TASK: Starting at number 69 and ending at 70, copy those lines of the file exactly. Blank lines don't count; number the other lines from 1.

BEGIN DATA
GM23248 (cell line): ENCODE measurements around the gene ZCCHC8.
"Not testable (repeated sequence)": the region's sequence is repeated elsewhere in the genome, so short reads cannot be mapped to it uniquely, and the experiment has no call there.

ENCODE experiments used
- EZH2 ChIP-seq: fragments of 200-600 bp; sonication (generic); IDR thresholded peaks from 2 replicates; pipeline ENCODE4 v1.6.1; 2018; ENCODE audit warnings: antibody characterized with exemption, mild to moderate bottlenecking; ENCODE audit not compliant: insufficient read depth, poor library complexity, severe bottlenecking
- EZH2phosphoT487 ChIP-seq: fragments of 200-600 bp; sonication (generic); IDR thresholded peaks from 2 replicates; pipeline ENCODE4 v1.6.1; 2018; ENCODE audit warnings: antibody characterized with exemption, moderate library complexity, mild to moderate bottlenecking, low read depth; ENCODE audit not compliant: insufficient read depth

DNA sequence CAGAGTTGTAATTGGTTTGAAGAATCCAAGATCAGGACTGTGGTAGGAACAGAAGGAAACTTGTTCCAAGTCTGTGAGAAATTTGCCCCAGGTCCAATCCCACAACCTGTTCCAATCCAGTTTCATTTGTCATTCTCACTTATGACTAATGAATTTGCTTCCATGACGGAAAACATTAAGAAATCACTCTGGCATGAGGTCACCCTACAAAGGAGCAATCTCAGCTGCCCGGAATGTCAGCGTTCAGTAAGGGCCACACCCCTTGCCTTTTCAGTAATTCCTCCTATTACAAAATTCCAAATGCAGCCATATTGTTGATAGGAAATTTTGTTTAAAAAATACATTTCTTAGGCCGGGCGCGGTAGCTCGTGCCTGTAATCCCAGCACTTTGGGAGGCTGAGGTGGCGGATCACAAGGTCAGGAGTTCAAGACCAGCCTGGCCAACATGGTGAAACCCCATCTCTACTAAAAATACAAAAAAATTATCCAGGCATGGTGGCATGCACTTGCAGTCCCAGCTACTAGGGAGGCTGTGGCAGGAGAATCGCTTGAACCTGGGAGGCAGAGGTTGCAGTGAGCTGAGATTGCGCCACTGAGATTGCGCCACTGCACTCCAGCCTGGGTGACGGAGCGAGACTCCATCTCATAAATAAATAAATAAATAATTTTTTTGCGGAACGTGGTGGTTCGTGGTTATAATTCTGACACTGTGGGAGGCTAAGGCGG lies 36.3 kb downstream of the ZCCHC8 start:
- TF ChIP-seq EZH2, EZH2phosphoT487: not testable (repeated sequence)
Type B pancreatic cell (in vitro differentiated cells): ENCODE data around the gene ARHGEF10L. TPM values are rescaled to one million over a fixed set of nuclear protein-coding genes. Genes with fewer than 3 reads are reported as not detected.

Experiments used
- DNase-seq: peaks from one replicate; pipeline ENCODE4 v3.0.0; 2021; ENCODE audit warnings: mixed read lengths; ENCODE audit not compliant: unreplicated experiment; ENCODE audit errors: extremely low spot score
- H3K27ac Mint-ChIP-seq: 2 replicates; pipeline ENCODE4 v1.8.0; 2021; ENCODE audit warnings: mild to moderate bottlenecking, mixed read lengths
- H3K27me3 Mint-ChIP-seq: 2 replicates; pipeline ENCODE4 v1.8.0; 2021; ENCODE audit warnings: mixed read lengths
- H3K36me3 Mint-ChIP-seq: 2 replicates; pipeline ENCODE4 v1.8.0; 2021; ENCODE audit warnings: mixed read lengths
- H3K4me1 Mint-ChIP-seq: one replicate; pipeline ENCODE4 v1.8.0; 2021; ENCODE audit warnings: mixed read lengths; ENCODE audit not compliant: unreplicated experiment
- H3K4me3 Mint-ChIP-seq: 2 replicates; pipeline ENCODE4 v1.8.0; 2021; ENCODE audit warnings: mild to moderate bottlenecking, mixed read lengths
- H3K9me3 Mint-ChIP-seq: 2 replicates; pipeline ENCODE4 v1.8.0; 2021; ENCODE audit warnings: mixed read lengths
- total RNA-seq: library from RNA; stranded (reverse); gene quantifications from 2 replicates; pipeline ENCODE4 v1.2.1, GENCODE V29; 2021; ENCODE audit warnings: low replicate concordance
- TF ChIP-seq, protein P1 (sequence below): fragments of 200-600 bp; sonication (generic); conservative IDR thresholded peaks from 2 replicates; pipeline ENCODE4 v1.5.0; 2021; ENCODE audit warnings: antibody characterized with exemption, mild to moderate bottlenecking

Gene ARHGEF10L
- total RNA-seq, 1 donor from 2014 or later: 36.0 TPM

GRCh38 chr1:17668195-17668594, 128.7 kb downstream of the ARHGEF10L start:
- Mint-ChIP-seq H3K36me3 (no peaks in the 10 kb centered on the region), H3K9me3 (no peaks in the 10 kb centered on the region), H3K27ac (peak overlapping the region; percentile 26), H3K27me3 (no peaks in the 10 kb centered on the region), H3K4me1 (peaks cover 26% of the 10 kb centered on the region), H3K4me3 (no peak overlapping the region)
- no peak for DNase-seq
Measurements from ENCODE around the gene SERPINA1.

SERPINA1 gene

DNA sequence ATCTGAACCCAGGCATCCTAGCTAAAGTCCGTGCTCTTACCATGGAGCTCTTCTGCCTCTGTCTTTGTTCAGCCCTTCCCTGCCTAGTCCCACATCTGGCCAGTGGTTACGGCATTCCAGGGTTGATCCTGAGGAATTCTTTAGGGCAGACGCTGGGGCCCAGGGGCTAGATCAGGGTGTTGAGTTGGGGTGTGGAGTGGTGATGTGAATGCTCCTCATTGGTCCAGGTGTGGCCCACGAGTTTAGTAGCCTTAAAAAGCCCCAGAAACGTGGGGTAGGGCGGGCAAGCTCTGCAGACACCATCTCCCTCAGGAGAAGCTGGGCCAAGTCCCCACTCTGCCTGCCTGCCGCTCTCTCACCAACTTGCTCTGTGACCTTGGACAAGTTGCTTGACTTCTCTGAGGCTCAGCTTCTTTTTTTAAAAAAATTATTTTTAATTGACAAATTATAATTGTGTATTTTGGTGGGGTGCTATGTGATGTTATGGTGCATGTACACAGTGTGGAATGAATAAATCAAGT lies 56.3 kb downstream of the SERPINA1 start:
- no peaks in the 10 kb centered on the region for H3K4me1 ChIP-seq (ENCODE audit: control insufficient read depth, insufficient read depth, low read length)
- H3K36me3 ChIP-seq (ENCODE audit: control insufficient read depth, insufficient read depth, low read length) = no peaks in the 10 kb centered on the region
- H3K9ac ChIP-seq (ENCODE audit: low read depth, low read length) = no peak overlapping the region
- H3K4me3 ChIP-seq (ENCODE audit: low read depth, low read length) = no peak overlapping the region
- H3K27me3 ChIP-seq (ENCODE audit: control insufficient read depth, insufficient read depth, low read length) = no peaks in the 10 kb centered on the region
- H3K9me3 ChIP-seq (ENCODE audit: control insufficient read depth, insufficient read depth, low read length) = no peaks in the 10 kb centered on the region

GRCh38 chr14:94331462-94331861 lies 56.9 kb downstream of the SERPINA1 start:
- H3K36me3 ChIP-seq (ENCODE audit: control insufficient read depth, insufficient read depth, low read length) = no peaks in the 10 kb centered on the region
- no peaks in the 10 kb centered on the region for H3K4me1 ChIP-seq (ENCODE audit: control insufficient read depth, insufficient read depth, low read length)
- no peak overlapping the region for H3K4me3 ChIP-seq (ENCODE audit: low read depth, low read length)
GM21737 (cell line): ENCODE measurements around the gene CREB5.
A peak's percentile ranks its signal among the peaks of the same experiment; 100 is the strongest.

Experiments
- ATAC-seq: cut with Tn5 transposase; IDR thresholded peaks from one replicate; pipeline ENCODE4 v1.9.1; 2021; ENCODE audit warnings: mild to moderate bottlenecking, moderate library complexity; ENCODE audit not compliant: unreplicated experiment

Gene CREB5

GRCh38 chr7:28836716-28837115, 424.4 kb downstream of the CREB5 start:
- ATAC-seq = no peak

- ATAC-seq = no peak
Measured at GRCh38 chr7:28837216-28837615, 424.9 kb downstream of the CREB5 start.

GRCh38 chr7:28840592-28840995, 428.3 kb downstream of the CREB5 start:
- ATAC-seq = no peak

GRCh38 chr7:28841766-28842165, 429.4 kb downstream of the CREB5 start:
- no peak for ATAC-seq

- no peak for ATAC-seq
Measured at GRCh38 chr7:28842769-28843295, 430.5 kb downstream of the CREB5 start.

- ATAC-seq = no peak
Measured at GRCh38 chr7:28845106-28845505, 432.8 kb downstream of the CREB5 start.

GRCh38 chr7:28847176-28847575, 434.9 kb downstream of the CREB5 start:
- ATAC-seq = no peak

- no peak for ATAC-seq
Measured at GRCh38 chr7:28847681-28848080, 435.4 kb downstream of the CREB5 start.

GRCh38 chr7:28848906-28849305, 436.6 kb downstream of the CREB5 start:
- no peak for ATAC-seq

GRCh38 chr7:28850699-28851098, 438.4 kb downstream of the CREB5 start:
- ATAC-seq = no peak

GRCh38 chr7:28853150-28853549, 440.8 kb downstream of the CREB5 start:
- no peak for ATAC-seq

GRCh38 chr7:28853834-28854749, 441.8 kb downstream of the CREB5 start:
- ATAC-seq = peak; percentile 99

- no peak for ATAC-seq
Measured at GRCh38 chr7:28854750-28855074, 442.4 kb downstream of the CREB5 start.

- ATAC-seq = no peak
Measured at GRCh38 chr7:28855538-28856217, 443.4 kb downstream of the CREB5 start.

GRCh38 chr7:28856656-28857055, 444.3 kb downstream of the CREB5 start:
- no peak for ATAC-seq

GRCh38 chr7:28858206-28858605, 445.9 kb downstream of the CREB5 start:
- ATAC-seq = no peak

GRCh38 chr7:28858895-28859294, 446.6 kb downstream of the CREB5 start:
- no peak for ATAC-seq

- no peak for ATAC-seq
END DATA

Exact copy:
Measured at GRCh38 chr7:28855538-28856217, 443.4 kb downstream of the CREB5 start.

GRCh38 chr7:28856656-28857055, 444.3 kb downstream of the CREB5 start: